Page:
Political and strategic policy differences between the democracies of Northeast and Southeast Asia are widening. In the era of globalization and social media, long-assumed cultural similarities between these two regions are not holding up. This is in sharp contrast with the intellectual consensus of 25 years ago, when the "Asian values" narrative was in full blossom, with Japanese, Singaporean and Malaysian leaders providing the fertilizer.
Then, culture was destiny, if not predestination. This primordial force was said by 'Asianists' to unite Northeast and Southeast Asian societies, and to separate them irrevocably from the West. A decade later, David Kang's seminal article "Getting Asia Wrong" debunked gloomy Western predictions of an arms race and damaging power politics in Asia, arguing that Asian states seemed content with the rise of China.
As a young and hopeful student, I arrived in Japan in 1993 to be told that due to my European ethnicity and Canadian upbringing, I could never truly understand Asian politics or international relations. Today, working in Singapore, I routinely face the same charge of intellectual "original sin." For proponents of Asian values, the Confucian embrace of hierarchy is the quintessential quality that differentiates Asia from the West -- to the benefit of Asia.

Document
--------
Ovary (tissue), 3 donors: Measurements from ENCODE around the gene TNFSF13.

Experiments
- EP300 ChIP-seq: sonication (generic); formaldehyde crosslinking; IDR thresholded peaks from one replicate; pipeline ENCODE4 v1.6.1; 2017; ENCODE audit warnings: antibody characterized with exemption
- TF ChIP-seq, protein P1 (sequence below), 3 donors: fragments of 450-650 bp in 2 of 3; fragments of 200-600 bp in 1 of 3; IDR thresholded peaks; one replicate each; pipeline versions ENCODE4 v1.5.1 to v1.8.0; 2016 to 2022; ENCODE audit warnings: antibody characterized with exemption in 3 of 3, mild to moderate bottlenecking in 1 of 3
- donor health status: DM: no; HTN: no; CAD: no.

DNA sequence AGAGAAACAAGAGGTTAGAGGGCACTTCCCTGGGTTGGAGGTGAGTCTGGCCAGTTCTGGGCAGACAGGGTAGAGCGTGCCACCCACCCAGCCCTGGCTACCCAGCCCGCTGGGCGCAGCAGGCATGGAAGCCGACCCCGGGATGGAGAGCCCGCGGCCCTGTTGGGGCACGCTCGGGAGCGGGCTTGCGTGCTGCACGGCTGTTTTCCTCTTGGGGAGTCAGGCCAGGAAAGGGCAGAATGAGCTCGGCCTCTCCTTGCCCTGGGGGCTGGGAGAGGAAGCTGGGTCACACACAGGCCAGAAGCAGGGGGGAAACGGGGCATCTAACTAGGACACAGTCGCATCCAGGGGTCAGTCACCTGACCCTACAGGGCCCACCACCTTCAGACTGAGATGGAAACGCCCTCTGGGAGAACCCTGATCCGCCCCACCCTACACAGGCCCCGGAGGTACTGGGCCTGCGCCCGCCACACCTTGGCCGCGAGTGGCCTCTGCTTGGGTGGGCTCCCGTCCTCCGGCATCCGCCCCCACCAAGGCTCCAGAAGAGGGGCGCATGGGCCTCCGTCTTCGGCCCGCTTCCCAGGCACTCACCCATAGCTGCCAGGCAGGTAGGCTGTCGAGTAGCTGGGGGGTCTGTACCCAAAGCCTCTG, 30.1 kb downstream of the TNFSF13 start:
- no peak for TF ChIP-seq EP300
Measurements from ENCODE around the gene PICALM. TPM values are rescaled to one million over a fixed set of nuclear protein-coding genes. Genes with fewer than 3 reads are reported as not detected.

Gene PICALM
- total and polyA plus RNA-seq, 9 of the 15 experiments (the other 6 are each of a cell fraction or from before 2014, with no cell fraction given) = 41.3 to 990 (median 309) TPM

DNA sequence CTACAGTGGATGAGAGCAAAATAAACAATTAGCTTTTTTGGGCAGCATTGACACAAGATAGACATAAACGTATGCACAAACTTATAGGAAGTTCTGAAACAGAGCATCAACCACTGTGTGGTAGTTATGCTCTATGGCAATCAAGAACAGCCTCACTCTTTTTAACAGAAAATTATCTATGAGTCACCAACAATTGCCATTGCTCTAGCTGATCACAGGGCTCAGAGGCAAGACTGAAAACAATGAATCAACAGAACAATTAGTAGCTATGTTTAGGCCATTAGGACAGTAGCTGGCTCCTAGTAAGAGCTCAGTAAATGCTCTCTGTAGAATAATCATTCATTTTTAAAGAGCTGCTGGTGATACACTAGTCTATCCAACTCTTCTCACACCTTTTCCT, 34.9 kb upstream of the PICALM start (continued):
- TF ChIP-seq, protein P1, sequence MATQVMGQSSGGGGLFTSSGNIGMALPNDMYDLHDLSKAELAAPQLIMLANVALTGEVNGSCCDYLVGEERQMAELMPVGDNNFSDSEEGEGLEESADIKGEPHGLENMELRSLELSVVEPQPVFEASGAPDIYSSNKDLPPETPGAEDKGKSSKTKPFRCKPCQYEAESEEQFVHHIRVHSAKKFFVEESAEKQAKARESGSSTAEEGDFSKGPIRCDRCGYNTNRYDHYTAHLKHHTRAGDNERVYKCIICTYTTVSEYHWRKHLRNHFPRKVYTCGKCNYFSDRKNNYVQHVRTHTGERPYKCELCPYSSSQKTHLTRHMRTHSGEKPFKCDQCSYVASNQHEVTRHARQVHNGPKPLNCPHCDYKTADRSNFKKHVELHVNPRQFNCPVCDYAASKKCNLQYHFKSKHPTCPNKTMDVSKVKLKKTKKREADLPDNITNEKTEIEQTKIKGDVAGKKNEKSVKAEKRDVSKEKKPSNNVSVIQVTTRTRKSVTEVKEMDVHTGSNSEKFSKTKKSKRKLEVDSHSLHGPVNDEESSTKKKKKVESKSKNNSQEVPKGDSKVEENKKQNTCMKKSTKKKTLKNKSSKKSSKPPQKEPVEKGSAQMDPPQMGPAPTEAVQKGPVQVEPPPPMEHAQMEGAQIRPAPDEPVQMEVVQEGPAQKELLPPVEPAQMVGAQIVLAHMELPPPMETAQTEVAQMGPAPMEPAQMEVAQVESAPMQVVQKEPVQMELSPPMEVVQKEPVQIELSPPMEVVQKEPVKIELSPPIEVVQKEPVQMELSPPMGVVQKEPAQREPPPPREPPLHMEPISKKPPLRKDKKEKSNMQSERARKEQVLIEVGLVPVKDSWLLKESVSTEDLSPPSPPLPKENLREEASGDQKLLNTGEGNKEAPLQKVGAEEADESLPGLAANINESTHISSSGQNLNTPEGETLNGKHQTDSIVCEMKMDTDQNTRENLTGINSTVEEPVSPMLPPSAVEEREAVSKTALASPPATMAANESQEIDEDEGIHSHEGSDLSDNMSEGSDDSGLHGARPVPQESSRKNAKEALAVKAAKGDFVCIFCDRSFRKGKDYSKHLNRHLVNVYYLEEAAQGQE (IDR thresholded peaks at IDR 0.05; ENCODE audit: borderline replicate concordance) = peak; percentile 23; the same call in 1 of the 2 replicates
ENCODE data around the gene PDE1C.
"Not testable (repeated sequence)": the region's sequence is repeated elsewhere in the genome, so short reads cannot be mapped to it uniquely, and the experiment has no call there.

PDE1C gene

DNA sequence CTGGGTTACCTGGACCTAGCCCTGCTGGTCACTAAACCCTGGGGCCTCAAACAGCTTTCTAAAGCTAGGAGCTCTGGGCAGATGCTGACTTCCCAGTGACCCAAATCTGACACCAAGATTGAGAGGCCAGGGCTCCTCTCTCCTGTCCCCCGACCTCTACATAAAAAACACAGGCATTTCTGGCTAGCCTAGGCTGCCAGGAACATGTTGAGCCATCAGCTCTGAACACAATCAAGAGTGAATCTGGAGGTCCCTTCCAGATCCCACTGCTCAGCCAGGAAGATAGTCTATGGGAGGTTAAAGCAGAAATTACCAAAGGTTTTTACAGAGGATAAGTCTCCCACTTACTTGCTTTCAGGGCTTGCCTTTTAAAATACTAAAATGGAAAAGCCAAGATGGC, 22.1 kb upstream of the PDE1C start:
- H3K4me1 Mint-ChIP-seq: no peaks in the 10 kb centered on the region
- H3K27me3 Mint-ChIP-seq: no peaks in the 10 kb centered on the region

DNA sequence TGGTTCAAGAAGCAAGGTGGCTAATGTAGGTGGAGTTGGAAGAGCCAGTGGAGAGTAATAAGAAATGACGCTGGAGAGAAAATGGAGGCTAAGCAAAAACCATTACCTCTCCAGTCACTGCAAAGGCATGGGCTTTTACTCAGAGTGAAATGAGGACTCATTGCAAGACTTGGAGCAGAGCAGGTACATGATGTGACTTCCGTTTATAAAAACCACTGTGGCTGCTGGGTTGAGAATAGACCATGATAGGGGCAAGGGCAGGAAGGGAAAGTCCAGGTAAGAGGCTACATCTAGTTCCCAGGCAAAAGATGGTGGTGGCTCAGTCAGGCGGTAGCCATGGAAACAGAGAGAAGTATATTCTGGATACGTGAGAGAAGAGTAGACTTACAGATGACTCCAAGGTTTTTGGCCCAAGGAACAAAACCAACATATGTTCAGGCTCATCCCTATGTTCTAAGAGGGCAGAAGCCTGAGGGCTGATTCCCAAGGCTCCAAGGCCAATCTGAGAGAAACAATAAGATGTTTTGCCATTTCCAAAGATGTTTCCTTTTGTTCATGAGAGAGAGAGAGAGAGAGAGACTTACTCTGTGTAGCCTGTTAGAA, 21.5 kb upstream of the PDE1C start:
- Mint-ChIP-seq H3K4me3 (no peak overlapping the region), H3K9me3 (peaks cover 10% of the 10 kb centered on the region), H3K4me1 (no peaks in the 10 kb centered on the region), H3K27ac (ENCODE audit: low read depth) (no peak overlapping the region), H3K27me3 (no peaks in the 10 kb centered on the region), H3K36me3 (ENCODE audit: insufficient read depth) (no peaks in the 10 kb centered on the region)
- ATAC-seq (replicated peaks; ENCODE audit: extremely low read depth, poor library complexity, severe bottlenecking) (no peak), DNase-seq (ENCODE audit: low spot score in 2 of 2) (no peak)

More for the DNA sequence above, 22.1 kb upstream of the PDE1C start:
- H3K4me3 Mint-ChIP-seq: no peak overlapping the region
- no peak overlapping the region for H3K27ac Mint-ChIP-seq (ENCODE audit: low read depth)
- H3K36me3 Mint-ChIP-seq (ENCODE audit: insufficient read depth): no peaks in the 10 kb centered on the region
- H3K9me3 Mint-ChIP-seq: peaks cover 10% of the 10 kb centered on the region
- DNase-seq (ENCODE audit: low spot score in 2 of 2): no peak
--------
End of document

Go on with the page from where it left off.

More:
Familial analogies are frequently mobilized. Indonesia's President Suharto, in office from 1967 to 1998, was officially recognized as the "Father of Development" (BapakPembangunan). Prime Minister Mahathir Mohamad was Malaysia's "Father of Modernization" (Bapa Pemodenan). In 2007, Philippine President Gloria Macapagal-Arroyo, serving as chair of the 10-country Association of Southeast Asian Nations, welcomed the Chinese premier with the words: "We are very happy to have China as our 'Big Brother' in this region."
This proclaimed culture of deference provides leaders with more latitude than their Western counterparts, and more time to pursue their chosen uses of state power, for good or bad. In international relations, it translates into an acceptance of Chinese centrality and leadership. Not annoying the Middle Kingdom in return for Chinese benevolence is a central tenet of the strategy of smaller Asian countries.